Tue, 18 May 2021

New Zealand delivers next phase of climate action

08 Apr 2021, 11:05 GMT+10

WELLINGTON, April 8 (Xinhua) -- The New Zealand government on Thursday delivered on a key election commitment to tackling climate change by banning new low and medium temperature coal-fired boilers and partnering with the private sector to help it transit away from fossil fuels.

This is the first major announcement to follow the release of the climate change commission's draft package of advice to the government in February.

"Today's announcements will make a real difference to New Zealand's emissions profile, and are a significant boost to our clean energy sector, helping us on our path to a cleaner, smarter economy," Minister of Energy and Resources Megan Woods said.

The ban on new coal boilers used in manufacturing and production will come into effect by Dec. 31 this year. An option proposed is to also prohibit other new fossil fuel boilers where suitable alternative technology exists and it is economically viable.

The New Zealand government is also proposing to phase out existing coal boilers by 2037. In addition, consideration is being given to how to phase out other fossil fuels in existing sites through re-consenting processes and best practice requirements in a national environment standard.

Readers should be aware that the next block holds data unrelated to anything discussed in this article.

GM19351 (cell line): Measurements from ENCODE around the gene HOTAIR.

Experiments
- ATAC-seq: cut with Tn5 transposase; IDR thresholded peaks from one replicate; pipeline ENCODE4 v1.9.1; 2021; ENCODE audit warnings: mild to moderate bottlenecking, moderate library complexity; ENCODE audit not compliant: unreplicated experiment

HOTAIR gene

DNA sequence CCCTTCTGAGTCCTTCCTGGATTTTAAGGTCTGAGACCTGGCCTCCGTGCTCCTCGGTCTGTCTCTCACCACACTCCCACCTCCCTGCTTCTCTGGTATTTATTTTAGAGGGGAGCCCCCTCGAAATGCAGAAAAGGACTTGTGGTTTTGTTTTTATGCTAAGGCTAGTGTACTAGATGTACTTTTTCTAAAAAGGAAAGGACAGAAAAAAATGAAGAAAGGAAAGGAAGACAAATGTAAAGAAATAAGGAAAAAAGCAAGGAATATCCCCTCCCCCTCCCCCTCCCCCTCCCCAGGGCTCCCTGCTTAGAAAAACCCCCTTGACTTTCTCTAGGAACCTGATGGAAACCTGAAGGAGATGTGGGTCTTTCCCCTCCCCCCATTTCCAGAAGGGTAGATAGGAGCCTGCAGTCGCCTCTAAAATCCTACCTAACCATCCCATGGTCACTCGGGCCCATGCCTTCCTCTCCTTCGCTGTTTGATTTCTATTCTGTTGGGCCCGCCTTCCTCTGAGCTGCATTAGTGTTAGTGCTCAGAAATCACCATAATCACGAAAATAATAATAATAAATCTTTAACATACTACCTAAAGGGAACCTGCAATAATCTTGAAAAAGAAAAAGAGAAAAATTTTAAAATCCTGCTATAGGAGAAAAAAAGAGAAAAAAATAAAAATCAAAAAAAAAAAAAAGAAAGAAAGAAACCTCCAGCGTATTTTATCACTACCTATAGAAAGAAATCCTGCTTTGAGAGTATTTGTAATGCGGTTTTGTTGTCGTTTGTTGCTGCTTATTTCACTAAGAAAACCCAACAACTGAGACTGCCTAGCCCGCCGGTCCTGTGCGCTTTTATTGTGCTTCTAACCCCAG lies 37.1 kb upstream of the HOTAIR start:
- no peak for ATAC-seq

"The amount of coal displaced by these proposals equates to about 500,000 tonnes each year. Once the changes are fully in place it will mean the equivalent of between 400,000 to 550,000 cars being removed from our roads in a single year," the minister said.

Environment minister David Parker said both the decarbonization fund and the coal boiler initiatives were helping reduce emissions in the manufacturing and production sector.

"Fuel used in manufacturing and production - known as process heat - generates about 8 percent of New Zealand's emissions and is the second largest source of energy-related emissions after transport."

"Decarbonizing process heat is one of the biggest opportunities for New Zealand to reduce its domestic energy emissions, and will make a significant contribution to New Zealand's 2050 net zero carbon target," said the minister.

Climate change minister James Shaw said with the announcement, the government had taken another necessary step on the road towards a low emissions economy for New Zealand.

"By working with industry to switch from burning coal to clean alternatives we are helping to ensure a better, cleaner future for our children and grandchildren," the minister said.

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